[TUHS] X and NeWS history (long)
gtaylor at tnetconsulting.net
Wed Sep 13 12:43:21 AEST 2017
On 09/12/2017 06:56 PM, Jon Steinhart wrote:
> Wow, big topic. Rather than getting into it in detail at the moment I'm curious
> as to why you think that it's important for it to work over a network.
I personally really like the ability to SSH to a machine (*) using -XY
and run Oracle's installer such that it's display shows up on my notebook.
I find that SO MUCH EASIER than trying to get the iDRAC / RSA / IMM /
etc to work. Usually they require multiple ports and protocols (often
UDP, which is a pain through SSH).
For me, X11 forwarding just works. - Thank you to everyone that spent
so much time and energy getting it to work.
> Before you bite my head off for that question, I'm not suggesting that there's
> no value in taking data from somewhere on a network and using it on a local
I think there's a distinct and large difference in data and display I/O.
> Back in the darker ages of the Green Flash (Tektronix storage tubes like the
> 4014) it was common to display remote data on a local system. The data in
> those days arrived via RS-232. Depending on the application, one could shovel
> 4014 commands over the wire or just raw data and use a local program to generate
> drawing commands.
I've often contemplated SIXEL graphics in an error prompt from remote
systems. (This is a different topic, which itself relies on answer back.)
> I've never been convinced that the way that X did it made sense. Sure, you'd
> here people say things like "your remote Cray can draw stuff on your local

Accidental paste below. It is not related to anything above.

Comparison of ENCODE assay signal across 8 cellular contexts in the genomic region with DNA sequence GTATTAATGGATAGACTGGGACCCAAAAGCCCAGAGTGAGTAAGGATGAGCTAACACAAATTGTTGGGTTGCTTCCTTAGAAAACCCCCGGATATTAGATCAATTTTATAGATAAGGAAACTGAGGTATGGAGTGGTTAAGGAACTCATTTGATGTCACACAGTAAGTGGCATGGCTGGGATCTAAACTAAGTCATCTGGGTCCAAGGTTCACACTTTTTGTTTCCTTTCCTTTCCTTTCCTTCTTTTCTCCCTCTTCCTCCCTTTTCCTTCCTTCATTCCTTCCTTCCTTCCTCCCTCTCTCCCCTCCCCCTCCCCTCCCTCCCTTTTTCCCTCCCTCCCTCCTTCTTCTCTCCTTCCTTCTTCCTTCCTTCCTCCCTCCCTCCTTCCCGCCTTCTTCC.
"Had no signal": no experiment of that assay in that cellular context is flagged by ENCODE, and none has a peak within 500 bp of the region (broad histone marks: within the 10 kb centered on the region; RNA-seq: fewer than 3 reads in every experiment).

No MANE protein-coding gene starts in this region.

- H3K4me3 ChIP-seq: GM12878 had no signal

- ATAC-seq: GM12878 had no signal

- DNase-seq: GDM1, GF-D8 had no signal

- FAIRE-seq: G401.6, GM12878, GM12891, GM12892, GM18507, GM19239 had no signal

> screen." But it wasn't just that; using X your Cray also had to draw and
> manage your user interface: scroll bars, buttons, and so on unless you wanted
> to create a separate protocol so that you could run your user interface
> locally and have it communicate with the remote application. Of course, X was
> enough of a pig that maybe using a Cray to drive a scroll bar made sense :-)
Maybe I'm a n00b and don't know better, but I'd think that would be a
use case for nested X running on a local (closer than the Cray) machine.
So all the Cray needed to do was to send program I/O to the (nested) X
server. Then the (nested) X server could handle scroll bars and other
local window manager eye candy.
I think the Cray would run something much like X does if you aren't
running a window manager. Simple, single application, no frills.
> So before getting off into graphics APIs I think that it would be interesting
> to hash this out.
> BTW, one of the best things about NeWS was the fact that with a reasonable set
> of conventions the user interface personality could live in the server and be
> applied to all applications. Contrast that with X where each application links
> in a UI library, and if your screen looks anything like mine there isn't a lot
> of consistency because different applications use different libraries.
> One of the problems with NeWS was that this was so much fun to play with that
> the people doing the work kept on coming up with new ideas faster than they
> could implement the old ones so there was difficulty completing toolkit
Grant. . . .
unix || die
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